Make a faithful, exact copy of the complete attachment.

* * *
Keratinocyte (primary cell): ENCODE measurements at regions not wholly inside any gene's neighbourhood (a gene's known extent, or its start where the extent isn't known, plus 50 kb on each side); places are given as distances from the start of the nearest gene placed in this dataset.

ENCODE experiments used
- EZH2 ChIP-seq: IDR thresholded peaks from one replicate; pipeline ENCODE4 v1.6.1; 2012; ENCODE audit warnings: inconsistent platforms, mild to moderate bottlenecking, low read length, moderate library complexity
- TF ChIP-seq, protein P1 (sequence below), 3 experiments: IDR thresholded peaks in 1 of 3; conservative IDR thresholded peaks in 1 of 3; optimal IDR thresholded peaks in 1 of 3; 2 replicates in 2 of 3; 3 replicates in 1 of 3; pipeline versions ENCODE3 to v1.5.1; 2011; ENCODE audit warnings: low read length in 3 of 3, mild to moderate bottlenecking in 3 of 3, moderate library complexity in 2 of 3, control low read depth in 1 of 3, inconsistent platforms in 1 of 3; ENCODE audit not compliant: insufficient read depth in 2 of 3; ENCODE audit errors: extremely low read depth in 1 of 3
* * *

Keratinocyte (primary cell): ENCODE measurements at regions not wholly inside any gene's neighbourhood (a gene's known extent, or its start where the extent isn't known, plus 50 kb on each side); places are given as distances from the start of the nearest gene placed in this dataset.

ENCODE experiments used
- EZH2 ChIP-seq: IDR thresholded peaks from one replicate; pipeline ENCODE4 v1.6.1; 2012; ENCODE audit warnings: inconsistent platforms, mild to moderate bottlenecking, low read length, moderate library complexity
- TF ChIP-seq, protein P1 (sequence below), 3 experiments: IDR thresholded peaks in 1 of 3; conservative IDR thresholded peaks in 1 of 3; optimal IDR thresholded peaks in 1 of 3; 2 replicates in 2 of 3; 3 replicates in 1 of 3; pipeline versions ENCODE3 to v1.5.1; 2011; ENCODE audit warnings: low read length in 3 of 3, mild to moderate bottlenecking in 3 of 3, moderate library complexity in 2 of 3, control low read depth in 1 of 3, inconsistent platforms in 1 of 3; ENCODE audit not compliant: insufficient read depth in 2 of 3; ENCODE audit errors: extremely low read depth in 1 of 3